Advertisement

Beginner's Heart

Beginner's Heart

time & transience ~

Yesterday, we thought we might be godparents to a skein of goslings — tiny yellow-grey fluffballs hatching from the goose we hoped was nesting, not resting, in our front yard. (Note: Canadian geese — at least in our neighbourhood — give new meaning to the term ‘silly goose’ when it comes to nesting in front yards,)

Instead, the wild honking my husband heard late yesterday afternoon was not a celebration of eggs but the last dirge of a dying bird. Perhaps a car hit her — he saw two young men turn around in their car to drive back by her as she flopped into the hollow of the yard. Perhaps, like a sparrow that fell from the sky  onto my windshield one cold day, she simply died. But today, he wrapped the limp body, wet from last night’s rain, in a garbage bag and set it on the curb for dead animal pick-up. There will be no goslings.

Advertisement

Today a dear friend called to tell me he is moving out from his 15-year relationship, into an apartment of his own. The couple I thought would be together until death do us part — even w/out benefit of clergy — has cracked into brittle halves, jagged shards of pain all around them.

And tomorrow, we will drive 90 miles to discuss the sale of my father-in-law’s dreams: the farm he bought piece by piece with the thin savings from two jobs. The house he designed the plans for, and contracted himself. Dad is gone, Mom is a drowsy shadow of her former vibrance, and the farm is no longer anyone’s dream.

Advertisement

Life is full of hairpin turns, a road that may end up anywhere. Love melts like sugar candy in the rain, and even wings can be stilled. Dreams fade like brittle photographs. There is nothing that is permanent.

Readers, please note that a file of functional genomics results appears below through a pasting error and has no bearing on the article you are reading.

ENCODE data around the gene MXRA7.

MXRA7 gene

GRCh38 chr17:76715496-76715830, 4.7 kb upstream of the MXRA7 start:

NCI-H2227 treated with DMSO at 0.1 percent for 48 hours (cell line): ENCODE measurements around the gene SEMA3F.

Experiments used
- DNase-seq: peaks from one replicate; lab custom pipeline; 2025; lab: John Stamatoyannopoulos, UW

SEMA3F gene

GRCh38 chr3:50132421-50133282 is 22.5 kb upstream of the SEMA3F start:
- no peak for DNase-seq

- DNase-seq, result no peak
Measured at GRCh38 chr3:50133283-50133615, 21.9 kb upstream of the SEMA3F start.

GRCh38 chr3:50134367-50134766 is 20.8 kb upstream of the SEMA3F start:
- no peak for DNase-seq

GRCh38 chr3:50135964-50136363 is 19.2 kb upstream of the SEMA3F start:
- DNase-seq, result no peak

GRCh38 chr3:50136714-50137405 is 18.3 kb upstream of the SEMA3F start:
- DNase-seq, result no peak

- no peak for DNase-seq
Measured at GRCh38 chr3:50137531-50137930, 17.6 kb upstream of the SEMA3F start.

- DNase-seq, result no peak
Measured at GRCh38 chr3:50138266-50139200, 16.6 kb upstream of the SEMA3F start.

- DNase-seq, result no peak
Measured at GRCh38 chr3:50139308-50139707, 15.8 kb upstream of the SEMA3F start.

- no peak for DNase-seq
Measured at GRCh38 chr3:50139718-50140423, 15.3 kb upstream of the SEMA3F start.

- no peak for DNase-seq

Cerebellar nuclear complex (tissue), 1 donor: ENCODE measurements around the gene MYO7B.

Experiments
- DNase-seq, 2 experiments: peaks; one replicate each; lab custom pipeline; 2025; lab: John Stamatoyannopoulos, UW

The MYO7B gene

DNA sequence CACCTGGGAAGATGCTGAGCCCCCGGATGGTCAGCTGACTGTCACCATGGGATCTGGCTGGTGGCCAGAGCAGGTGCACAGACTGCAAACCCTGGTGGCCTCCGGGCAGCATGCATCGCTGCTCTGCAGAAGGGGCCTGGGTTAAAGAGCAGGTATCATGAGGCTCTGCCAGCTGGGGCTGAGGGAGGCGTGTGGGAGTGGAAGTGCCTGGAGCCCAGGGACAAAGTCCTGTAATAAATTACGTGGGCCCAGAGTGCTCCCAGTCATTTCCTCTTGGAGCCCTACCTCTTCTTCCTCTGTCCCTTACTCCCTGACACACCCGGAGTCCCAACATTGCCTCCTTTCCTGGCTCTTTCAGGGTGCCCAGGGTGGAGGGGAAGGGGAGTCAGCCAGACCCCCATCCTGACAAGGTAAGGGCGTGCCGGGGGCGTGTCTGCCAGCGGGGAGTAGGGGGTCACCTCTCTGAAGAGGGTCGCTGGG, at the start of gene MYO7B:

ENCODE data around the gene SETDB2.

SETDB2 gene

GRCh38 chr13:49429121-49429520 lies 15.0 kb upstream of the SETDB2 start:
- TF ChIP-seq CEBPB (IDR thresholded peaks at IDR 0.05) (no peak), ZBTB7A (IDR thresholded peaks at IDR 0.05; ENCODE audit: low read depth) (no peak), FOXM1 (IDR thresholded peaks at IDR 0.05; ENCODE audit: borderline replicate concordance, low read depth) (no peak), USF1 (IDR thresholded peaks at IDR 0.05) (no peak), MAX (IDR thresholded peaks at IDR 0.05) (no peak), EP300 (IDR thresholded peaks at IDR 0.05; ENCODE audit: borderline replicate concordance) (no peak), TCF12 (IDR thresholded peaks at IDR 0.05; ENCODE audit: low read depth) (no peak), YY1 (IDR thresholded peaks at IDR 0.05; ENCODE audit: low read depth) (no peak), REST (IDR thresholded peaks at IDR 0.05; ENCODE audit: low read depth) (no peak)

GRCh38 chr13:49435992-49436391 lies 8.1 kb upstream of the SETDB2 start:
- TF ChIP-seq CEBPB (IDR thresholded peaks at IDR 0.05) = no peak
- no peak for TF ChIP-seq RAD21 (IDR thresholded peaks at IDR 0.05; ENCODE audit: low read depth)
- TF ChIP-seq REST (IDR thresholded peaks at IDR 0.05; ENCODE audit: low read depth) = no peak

This is what the Buddha tells us. DukkhaSuffering is how we translate dukkha. But it isn’t that simple. The pain the goose felt as she died? The pain my friend feels at the slipping away of his relationship? The loss of a large part of my husband’s childhood? These are all dukkha. Physical pain, impermanence, dependence. Each one part of a word that doesn’t really fit into English. But that moves like a scarlet fissure through our lives…

Tonight, I breathe for a dead goose, feathers soft & beaded with raindrops. I breathe for my friend, and his partner. And I breathe for my husband, his childhood, the parents I love perhaps as much as he does… And I bow my head to dukkha…

 

 

 

 

 

 

Previous Posts

hunting for home
Looking for a house is hard. Looking while recognising that this will be your long-term home -- not a rental, not a summer vacation -- is ...

posted 5:40:03pm May. 25, 2015 | read full post »

living through the unexpected (with equanimity?)
 This is how we spent two hours Friday: lined up to cross the French Broad River bridge. TWICE. (I've been calling it the French Bread River Basin since then; ...

posted 10:32:07pm May. 24, 2015 | read full post »

road trips
You see differently when you're on the road. Something about the ribbon of highway before you, the enclosed space of the car, the forced closeness and the ...

posted 9:36:21am May. 22, 2015 | read full post »

the right thing (even though...)
This is the 2nd baby rabbit that Sophie-the-13-year-old-cat has brought in to us. Unfortunately, the 1st one didn't survive the experience :( . (We won't go ...

posted 1:44:17pm May. 18, 2015 | read full post »

rain, petrichor, and pluviophiles
We've had 7 inches of rain this past week. Other parts of Oklahoma have had a foot or more. When I went to the Farmer's Market this week, the radishes looked ...

posted 1:26:21pm May. 17, 2015 | read full post »

Advertisement


Report as Inappropriate

You are reporting this content because it violates the Terms of Service.

All reported content is logged for investigation.